8 Assessment for IPT Medical and social history TB Screening questions Previous exposure to TBPrevious treatment for TBHIV positiveTB Screening questionsPhysical examinationClinical evaluation of TB suspectsSputum smear for microscopy and other investigations as indicatedThis is the screening algorithm which is the tool most used to determine eligibility to begin IPTNote: a screening chest radiograph is not necessaryEligibility to enroll on IPTConfirmed HIV infectionExclusion of active tuberculosis to avoid monotherapy, which could lead to the development of INH resistanceNot currently pregnantNo terminal AIDSNo history of hepatitis and no active hepatitis at enrolmentNo prior history of isoniazid intoleranceNo history of TB in the previous 3 yearsNot a habitual treatment defaulter
9 Screening Questions Cough for 2-3 weeks Weight loss Night sweats Fever MalaiseShortness of breathChest painHaemoptysisConsider EPTB:LymphadenopathyHeadacheAbdominal pain or distensionSwollen jointsBackache
10 Patients with Advanced HIV Disease TB Screening Tests inPatients with Advanced HIV DiseaseThis table shows the specificity and sensitivity of a number of screening tests for tuberculosis in patients with advanced HIV diseaseActive TB was found in 8.5% of advanced HIV patientsA simple screening instrument, the sputum culture, had a sensitivity of 90.9% and a specificity of 100%.Source: Mohammed A, Ehrlich R, Wood R, Cilliers F, Maartens G. Screening for tuberculosis in adults with advanced HIV infection prior to preventive therapy. Int J Tuberc Lung Dis. 2004; 8(6): IUATLDMohammed A, et al. Int J Tuberc Lung Dis, 2004.
11 Screening Algorithm for IPT Signs / symptoms of PTBYESNOINITIATE IPTSputum microscopy x 3 for AFBTREAT FOR TBCXR & assessmentTreat for bacterial infectionGood responsePoor responseAll negativeONE positiveTB unlikelyTB likelyThis algorithm has been adapted from the BNTP manualRefer to Handout 5.1
13 Preventing Isoniazid Resistant TB Constant & proper use of the algorithm for the dx of PTB to prevent monotherapyScreening of patients at each visitThorough investigation of those suspected of having TBOngoing counselling of patients to maintain adherenceMono-therapy refers to undiagnosed active TB patients inadvertently placed on IPT because of improper/inadequate screeningDon’t overlook the possibility of (extrapulmonary) TB in patients just because they are not coughing. Consider the results of the entire screening tool and, before starting IPT, pursue additional evaluation in any patient who is not in their baseline health.Refer to the screening algorithm on Handout 5.1 in the Participant Handbook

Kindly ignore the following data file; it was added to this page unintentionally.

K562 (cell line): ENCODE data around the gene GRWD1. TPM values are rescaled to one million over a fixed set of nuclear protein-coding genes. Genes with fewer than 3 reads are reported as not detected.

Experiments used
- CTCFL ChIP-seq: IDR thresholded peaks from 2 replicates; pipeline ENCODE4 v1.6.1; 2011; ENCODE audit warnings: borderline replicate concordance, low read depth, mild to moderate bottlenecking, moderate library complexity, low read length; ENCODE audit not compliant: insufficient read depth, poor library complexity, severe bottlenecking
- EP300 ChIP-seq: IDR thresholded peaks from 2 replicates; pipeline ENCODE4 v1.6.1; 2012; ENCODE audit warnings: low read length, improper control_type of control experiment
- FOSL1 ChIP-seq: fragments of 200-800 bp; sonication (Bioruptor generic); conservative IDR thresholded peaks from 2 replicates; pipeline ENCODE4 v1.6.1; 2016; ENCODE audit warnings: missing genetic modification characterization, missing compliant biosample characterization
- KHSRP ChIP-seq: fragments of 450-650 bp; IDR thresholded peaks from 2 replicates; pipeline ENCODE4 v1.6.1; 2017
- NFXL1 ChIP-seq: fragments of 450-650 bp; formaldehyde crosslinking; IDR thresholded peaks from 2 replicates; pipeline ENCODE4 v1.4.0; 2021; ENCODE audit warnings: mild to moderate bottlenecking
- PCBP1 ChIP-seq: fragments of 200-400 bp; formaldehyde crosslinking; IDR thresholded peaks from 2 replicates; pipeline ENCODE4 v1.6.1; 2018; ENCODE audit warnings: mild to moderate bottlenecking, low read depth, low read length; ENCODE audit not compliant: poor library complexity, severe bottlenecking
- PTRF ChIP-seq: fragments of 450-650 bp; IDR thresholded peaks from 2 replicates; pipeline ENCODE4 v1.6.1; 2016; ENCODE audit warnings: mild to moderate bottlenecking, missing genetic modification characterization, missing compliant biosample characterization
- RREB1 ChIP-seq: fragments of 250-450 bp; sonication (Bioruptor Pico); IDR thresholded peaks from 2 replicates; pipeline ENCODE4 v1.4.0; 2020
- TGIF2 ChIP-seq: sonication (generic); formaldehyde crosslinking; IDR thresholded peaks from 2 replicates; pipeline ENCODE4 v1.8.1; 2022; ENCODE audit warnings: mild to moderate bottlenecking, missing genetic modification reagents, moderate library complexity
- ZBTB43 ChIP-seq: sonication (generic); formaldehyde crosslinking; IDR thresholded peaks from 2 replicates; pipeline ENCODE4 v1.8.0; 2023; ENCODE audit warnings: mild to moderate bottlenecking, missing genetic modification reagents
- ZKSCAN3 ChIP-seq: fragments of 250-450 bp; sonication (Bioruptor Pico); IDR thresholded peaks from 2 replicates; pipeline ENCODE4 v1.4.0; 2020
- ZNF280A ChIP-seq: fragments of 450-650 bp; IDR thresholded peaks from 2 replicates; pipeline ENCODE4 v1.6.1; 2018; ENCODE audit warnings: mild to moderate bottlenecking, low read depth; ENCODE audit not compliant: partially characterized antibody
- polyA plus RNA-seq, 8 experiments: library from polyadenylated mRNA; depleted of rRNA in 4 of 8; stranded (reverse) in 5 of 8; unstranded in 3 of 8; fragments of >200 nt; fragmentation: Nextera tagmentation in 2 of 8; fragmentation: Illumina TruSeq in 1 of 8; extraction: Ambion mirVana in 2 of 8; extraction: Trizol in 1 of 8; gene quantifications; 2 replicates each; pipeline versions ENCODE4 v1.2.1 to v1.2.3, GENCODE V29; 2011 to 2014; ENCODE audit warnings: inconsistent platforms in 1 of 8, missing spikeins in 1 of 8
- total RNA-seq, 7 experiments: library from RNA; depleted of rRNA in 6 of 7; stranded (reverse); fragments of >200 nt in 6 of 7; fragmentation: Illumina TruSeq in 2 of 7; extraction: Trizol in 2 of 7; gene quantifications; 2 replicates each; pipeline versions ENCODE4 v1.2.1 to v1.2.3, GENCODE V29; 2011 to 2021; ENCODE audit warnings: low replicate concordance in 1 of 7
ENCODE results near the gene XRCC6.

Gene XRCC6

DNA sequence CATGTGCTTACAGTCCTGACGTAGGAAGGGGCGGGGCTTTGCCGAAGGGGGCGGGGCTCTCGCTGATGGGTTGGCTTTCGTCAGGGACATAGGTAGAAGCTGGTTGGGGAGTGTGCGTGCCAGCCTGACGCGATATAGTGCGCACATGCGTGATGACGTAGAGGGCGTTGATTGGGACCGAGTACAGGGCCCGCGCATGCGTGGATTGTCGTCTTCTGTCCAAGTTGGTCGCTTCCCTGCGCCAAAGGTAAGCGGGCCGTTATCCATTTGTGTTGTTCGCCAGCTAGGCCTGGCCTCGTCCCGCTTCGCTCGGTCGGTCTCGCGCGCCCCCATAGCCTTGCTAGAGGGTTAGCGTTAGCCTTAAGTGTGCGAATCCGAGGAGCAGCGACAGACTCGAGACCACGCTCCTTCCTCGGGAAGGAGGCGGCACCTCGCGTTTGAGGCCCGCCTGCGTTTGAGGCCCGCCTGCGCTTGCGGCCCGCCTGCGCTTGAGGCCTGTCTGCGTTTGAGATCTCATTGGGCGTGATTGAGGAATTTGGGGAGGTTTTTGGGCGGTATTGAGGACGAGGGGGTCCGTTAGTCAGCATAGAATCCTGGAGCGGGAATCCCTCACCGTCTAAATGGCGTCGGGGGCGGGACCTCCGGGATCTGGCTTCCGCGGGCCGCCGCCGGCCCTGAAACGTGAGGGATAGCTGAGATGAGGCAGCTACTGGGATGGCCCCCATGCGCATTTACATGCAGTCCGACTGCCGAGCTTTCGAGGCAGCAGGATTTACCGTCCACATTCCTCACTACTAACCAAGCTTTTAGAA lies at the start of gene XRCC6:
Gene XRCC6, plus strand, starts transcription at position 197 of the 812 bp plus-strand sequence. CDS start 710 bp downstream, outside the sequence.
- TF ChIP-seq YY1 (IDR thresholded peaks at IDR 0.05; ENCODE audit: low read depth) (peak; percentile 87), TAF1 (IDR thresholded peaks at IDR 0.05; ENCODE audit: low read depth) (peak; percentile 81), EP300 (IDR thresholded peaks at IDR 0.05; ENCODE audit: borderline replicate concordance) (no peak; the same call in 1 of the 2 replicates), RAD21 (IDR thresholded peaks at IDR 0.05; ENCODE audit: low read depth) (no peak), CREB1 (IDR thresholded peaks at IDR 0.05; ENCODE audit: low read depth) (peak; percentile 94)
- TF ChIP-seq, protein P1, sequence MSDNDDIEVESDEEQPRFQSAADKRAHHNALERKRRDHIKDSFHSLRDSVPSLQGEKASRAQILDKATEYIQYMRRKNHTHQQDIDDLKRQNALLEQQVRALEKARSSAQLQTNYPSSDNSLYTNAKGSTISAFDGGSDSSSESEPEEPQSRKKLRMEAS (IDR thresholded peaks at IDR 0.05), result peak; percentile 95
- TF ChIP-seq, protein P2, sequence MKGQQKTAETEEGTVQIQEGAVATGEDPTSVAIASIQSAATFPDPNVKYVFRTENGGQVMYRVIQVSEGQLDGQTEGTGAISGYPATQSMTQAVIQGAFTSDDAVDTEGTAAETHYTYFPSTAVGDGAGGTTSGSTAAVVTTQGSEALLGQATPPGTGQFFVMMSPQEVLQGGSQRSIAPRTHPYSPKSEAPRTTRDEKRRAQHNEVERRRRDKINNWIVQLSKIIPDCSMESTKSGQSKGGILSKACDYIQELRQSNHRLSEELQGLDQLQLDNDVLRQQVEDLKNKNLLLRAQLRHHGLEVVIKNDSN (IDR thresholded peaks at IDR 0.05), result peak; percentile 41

14 Emergence of Resistance with Single Drug Therapy of Active TB Start INH aloneLegend:Red Line: INH-Sensitive TB organismsBlue Line: INH-Resistant TB organismsIf active TB is treated with only INH, initially the majority of TB organisms will be sensitive to it (although 1 out of 10 million will be naturally resistant to INH)During single-drug treatment with INH, the organisms SENSITIVE to INH will die, but those naturally resistant will continue to multiply, and eventually will be larger in # than those sensitive to INH. This is seen between weeks 8 & 10 of therapy in the graph above – where the two lines of sensitive and resistant cross overBy week 24 there are very few INH-sensitive organisms left and many INH-resistant organismsEssentially, M. tuberculosis bacteria become resistant to INH meaning that the drug is not longer active in killing the organism
15 Reasons to Stop IPTPatient misses 2 consecutive monthly refill/monitoring appointmentsDevelops INH intolerance (serious side effect)Becomes terminally illPotentially stop if female patient becomes pregnantIf less than 3 months of IPT, discontinueIf more than 3 months of IPT, continue treatmentDevelop symptoms of active TBINH intolerance:JaundiceSevere allergySevere skin rashNote: Jaundice is a rather late sign of drug induced liver injury; ideally therapy could be interrupted in the pre-icteric phase where the risk of progression to fulminant hepatic necrosis is much lower. If resources and education permit, I would suggest advising patients to hold INH and seek evaluation if anorexia/nausea/fatigue lasts greater than 5 days. Depending on resources, either an ALT or AST could be checked (or at least a clinical evaluation be performed) before resuming treatment.
16 Patient Education Point Ensure HIV positive patients understand the benefits of IPT (55% reduction in TB disease)Reinforce information at each visitAssess adherence to therapy, as with TB treatmentPatients should be taught to recognize signs & symptoms of active TBDiscuss side-effects and support patient by problem solving ways to manage minor SEsEncourage questionsUnit 5: Infection Control and Prevention of TB
17 Key PointsIt is important to appropriately screen for signs & symptoms of TB in HIV positive individuals before initiating IPTHIV positive individuals have a 5-10% chance of developing active TB per yearIPT can prevent TB disease in HIV positive individuals